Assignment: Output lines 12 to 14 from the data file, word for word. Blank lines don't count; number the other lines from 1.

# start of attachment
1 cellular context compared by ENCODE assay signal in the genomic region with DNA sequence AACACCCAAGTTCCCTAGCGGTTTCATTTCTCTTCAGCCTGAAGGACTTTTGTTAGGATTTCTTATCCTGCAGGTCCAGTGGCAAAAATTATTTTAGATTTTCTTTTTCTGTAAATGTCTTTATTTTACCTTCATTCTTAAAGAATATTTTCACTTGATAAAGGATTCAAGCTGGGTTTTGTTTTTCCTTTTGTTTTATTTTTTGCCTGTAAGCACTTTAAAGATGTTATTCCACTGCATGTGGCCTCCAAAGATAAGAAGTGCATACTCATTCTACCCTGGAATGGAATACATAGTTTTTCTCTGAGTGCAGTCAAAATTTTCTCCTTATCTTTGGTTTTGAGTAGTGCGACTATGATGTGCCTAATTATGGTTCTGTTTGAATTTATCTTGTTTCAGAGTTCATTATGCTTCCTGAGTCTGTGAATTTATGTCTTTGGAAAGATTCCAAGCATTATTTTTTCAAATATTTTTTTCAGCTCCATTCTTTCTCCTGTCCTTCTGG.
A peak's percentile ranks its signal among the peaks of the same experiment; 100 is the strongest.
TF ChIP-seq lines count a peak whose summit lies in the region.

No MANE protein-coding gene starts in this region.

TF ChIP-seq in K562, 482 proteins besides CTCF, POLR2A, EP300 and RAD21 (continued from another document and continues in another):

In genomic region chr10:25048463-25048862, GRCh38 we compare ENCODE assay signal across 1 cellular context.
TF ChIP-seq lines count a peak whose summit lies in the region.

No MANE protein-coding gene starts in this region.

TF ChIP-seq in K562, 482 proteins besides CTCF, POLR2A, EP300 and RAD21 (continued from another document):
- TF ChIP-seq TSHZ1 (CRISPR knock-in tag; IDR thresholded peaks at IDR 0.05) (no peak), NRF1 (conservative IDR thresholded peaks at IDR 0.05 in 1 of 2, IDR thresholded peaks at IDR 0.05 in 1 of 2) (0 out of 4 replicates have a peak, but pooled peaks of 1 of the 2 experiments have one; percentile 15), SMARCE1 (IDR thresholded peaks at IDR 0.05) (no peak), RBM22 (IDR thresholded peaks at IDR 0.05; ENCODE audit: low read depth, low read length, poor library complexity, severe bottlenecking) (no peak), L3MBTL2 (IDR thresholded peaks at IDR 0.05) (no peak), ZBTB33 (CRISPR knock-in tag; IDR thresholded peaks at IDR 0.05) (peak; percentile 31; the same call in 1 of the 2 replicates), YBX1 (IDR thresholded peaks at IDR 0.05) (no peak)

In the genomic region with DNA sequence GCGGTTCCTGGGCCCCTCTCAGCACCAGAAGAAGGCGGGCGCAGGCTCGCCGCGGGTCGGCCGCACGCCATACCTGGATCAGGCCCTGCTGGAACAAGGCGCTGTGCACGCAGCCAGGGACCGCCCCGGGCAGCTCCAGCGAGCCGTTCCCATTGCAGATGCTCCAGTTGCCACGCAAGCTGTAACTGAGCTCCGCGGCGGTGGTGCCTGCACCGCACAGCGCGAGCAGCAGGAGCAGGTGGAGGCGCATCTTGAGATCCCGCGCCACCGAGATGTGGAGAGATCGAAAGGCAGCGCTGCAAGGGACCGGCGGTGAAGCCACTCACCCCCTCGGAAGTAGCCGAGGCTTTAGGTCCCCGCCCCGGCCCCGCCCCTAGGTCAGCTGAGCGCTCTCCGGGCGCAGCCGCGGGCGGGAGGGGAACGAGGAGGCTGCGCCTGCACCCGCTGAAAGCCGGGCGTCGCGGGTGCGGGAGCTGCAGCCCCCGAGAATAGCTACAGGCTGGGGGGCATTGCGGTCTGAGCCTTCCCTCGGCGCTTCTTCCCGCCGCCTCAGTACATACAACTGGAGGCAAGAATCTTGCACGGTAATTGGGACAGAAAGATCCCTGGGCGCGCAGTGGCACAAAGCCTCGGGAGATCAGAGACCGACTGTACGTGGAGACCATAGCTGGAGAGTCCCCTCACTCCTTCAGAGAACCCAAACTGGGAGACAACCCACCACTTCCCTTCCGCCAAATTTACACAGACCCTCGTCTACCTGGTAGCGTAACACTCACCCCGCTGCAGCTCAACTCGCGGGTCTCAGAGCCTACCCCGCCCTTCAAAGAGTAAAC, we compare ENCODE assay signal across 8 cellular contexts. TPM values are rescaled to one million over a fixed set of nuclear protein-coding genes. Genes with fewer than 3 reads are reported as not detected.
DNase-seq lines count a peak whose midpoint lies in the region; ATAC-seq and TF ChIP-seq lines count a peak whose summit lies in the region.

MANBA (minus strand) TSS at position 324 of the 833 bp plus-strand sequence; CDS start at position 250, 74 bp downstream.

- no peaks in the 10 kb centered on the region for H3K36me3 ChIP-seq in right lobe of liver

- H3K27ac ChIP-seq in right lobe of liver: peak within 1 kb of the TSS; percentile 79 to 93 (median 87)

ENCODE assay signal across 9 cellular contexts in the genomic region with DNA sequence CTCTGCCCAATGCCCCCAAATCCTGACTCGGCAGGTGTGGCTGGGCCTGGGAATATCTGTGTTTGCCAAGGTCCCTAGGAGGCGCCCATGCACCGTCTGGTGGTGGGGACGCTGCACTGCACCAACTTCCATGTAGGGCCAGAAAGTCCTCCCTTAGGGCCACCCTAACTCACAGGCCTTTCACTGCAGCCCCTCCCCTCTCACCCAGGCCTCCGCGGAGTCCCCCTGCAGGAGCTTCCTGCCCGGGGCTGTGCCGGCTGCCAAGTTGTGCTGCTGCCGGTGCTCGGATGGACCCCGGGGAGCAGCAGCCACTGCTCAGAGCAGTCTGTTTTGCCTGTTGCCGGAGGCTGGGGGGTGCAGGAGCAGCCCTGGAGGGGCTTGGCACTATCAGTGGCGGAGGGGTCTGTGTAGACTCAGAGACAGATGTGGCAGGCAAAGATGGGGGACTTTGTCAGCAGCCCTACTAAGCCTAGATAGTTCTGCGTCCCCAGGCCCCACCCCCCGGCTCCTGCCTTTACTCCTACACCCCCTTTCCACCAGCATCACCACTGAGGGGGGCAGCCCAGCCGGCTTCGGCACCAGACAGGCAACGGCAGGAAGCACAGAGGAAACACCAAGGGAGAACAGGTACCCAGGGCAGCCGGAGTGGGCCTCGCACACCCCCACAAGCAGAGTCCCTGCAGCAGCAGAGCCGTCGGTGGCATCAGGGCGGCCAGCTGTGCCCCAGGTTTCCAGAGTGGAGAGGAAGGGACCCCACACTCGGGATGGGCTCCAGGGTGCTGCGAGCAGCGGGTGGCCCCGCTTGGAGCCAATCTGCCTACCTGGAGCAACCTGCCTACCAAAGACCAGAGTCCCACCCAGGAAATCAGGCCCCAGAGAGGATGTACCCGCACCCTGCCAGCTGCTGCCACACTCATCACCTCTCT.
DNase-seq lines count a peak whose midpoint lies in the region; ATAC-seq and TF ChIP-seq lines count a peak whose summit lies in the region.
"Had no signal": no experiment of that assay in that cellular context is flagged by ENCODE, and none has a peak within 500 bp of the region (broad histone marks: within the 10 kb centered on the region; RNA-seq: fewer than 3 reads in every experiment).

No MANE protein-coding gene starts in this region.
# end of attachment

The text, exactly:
DNase-seq lines count a peak whose midpoint lies in the region; ATAC-seq and TF ChIP-seq lines count a peak whose summit lies in the region.

MANBA (minus strand) TSS at position 324 of the 833 bp plus-strand sequence; CDS start at position 250, 74 bp downstream.

- no peaks in the 10 kb centered on the region for H3K36me3 ChIP-seq in right lobe of liver